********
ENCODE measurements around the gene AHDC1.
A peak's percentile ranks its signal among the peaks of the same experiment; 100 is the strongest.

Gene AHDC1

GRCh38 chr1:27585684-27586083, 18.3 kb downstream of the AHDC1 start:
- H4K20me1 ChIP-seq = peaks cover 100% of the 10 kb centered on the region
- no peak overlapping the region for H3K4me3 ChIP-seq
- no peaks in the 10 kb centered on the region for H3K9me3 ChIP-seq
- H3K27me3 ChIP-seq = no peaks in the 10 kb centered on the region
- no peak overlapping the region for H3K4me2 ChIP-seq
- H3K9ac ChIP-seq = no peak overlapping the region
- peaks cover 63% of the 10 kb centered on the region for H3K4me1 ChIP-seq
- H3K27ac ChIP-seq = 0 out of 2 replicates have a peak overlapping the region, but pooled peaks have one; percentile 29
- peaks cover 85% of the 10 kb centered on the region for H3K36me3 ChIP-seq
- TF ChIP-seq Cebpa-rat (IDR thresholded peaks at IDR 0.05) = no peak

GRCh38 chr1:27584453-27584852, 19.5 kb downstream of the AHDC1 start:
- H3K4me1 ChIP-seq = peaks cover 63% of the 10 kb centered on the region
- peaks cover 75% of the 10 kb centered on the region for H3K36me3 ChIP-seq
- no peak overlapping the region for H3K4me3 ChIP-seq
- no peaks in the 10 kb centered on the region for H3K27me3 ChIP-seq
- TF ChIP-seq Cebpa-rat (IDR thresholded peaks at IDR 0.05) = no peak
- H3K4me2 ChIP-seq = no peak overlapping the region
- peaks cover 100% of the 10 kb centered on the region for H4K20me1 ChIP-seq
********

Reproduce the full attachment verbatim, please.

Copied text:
ENCODE measurements around the gene AHDC1.
A peak's percentile ranks its signal among the peaks of the same experiment; 100 is the strongest.

Gene AHDC1

GRCh38 chr1:27585684-27586083, 18.3 kb downstream of the AHDC1 start:
- H4K20me1 ChIP-seq = peaks cover 100% of the 10 kb centered on the region
- no peak overlapping the region for H3K4me3 ChIP-seq
- no peaks in the 10 kb centered on the region for H3K9me3 ChIP-seq
- H3K27me3 ChIP-seq = no peaks in the 10 kb centered on the region
- no peak overlapping the region for H3K4me2 ChIP-seq
- H3K9ac ChIP-seq = no peak overlapping the region
- peaks cover 63% of the 10 kb centered on the region for H3K4me1 ChIP-seq
- H3K27ac ChIP-seq = 0 out of 2 replicates have a peak overlapping the region, but pooled peaks have one; percentile 29
- peaks cover 85% of the 10 kb centered on the region for H3K36me3 ChIP-seq
- TF ChIP-seq Cebpa-rat (IDR thresholded peaks at IDR 0.05) = no peak

GRCh38 chr1:27584453-27584852, 19.5 kb downstream of the AHDC1 start:
- H3K4me1 ChIP-seq = peaks cover 63% of the 10 kb centered on the region
- peaks cover 75% of the 10 kb centered on the region for H3K36me3 ChIP-seq
- no peak overlapping the region for H3K4me3 ChIP-seq
- no peaks in the 10 kb centered on the region for H3K27me3 ChIP-seq
- TF ChIP-seq Cebpa-rat (IDR thresholded peaks at IDR 0.05) = no peak
- H3K4me2 ChIP-seq = no peak overlapping the region
- peaks cover 100% of the 10 kb centered on the region for H4K20me1 ChIP-seq